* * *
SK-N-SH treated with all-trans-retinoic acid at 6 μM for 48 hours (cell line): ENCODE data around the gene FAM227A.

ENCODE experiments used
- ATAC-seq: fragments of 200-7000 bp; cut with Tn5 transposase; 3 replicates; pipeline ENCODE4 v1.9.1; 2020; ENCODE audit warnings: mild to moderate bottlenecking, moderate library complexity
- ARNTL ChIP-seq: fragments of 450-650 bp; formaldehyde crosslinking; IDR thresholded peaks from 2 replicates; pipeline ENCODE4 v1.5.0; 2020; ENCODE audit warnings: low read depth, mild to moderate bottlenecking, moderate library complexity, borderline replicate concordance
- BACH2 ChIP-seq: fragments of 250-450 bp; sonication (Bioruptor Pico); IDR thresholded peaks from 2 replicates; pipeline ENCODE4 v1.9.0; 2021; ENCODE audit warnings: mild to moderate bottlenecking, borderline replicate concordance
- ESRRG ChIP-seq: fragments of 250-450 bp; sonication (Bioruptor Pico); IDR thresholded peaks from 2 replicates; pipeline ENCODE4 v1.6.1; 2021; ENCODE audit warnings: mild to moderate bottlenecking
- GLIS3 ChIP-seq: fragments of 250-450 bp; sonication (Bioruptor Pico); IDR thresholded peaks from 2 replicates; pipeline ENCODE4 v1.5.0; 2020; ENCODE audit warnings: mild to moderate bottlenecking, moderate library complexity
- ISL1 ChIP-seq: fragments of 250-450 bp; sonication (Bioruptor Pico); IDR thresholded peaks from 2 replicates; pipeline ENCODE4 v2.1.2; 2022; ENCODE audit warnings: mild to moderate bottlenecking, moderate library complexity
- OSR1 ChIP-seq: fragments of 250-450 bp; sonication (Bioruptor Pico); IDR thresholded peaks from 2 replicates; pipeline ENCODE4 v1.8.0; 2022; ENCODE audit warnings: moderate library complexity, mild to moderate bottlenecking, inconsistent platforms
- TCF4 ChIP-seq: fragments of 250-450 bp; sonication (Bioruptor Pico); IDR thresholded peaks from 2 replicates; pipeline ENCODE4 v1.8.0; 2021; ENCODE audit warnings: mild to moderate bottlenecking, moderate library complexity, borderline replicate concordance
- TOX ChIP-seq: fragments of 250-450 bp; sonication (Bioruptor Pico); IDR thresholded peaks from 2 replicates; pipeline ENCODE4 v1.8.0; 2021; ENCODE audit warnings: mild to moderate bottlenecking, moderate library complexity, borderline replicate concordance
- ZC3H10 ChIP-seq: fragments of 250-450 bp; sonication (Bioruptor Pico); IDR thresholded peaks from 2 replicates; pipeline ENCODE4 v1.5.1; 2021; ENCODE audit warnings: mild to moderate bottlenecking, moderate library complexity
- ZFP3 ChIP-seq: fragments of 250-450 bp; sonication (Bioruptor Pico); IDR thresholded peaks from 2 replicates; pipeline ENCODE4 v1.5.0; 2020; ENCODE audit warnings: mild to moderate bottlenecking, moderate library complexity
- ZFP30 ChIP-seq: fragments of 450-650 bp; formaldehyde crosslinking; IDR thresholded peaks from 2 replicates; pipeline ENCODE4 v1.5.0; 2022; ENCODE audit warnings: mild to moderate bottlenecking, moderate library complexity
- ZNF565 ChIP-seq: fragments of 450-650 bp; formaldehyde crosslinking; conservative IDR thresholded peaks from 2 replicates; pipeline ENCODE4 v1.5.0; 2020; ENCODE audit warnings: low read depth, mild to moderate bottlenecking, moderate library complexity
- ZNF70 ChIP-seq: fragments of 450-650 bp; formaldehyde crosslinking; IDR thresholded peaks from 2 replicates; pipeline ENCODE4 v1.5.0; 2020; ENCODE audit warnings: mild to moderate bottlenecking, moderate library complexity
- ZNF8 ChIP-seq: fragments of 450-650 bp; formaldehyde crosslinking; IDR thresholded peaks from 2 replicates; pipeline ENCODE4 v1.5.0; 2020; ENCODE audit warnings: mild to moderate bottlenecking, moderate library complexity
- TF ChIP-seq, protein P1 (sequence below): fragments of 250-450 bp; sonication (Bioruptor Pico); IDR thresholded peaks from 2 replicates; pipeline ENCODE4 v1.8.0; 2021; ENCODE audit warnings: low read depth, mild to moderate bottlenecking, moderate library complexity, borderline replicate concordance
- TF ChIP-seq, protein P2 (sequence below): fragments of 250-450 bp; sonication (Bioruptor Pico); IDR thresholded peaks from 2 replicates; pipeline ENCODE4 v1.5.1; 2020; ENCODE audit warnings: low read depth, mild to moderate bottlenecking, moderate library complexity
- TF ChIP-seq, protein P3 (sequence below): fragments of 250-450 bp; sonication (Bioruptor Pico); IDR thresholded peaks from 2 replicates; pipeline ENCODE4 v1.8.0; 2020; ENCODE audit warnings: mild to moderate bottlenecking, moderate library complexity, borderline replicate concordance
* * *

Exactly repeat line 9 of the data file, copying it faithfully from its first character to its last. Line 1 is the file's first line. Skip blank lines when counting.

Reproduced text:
- OSR1 ChIP-seq: fragments of 250-450 bp; sonication (Bioruptor Pico); IDR thresholded peaks from 2 replicates; pipeline ENCODE4 v1.8.0; 2022; ENCODE audit warnings: moderate library complexity, mild to moderate bottlenecking, inconsistent platforms